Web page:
The importance of providing support for victims and survivors of domestic abuse has long been established and a considerable body of research shows what effective support should look like. How to engage with perpetrators of domestic abuse is less well understood. There are a range of interventions of different lengths and purposes such as shorter ones to assess risk, and containment and disruption approaches for the highest risk perpetrators to try to manage that risk.
For lower risk perpetrators, longer (e.g. six month) group programmes aiming to reduce abusive behaviour and offering support to the partners and ex-partners alongside are recommended by Respect, a UK membership organisation that sets standards and accredits perpetrator programmes. However, the evidence for these group programmes is uncertain and there are extensive methodological challenges to … Read more
CAPC researchers, Dr Alex Burrell, Dr Grace Scrimgeour and Dr Matthew Booker have conducted a systematic review and narrative synthesis to assess the evidence on how GPs are used in emergency medical services.
Emergency medical services in the UK are under significant pressure. A considerable proportion of their workload relates to problems that could be dealt with by a GP. Using GPs in emergency medical services, such as the ambulance service, might reduce the number of people being taken to Accident and Emergency (A&E) and may more appropriately meet these patients’ needs. This could also free up ambulances and paramedics to respond to life-threatening emergency calls.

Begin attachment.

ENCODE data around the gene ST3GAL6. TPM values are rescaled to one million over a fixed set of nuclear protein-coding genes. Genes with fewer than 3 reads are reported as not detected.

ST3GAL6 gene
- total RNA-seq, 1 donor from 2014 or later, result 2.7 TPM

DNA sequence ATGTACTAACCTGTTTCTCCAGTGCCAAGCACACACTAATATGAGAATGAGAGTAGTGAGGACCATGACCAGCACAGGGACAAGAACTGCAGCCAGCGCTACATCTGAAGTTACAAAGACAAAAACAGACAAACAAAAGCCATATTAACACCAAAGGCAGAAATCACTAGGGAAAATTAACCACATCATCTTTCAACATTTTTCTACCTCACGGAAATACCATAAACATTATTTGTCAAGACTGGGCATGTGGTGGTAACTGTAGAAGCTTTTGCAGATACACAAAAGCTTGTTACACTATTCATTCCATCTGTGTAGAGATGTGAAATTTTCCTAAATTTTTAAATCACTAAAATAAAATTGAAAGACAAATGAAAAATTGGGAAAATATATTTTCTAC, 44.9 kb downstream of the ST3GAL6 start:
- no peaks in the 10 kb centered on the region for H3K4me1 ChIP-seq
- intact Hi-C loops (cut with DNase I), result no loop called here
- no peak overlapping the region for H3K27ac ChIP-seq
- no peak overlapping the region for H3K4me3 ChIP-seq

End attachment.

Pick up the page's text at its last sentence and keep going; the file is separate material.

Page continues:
GPs have been used in emergency medical services in a number of countries. In some countries, … Read more
The prevalence of antibiotic use in modern society is well established. Antibiotics have revolutionised medicine and how society sees – and deals with – disease. Along with concerns regarding the rise of antibiotic resistant bacteria, thought to be exacerbated by their over-use in many areas, there is a need to understand the history of their adoption and use, especially in primary care. Comprehending the many-tendrilled circumstances and behaviours that led to this point might help to inform future choices, and give some insight into future best practice.
Over a third of all pregnancies in women over 40 result in therapeutic abortion. This is one of the highest rates of abortion compared to live births in any age group. This suggests an unmet need for contraception. I interviewed women over 40 about their views and experience with contraception to find out more.
“I couldn’t do another child”
Previous studies have attributed the relatively low use of reliable contraception in women over 40 to women’s perceptions of themselves as low risk of pregnancy. However, participants in this study felt pregnancy was a real possibility and that an unplanned pregnancy would have a significant negative impact on their lives. Some had completed their families or had other caring responsibilities. While others knew they did not want any children and did not want to … Read more
“I think everyone’s been in the situation where they go to a doctor to talk about something that they find hard to talk about or they might find it difficult to voice their concerns.”
“I just couldn’t get a word in edgewise, sometimes you find you’ve just arrived and the GP is writing the prescription you know?”
These are some of the things patients said to us when we interviewed them for the Consultation Open and Close (COAC) study. Patients felt that, in the 10-minute consultation, particularly when it was by telephone, the GP did not always have time to get to the root of their problems.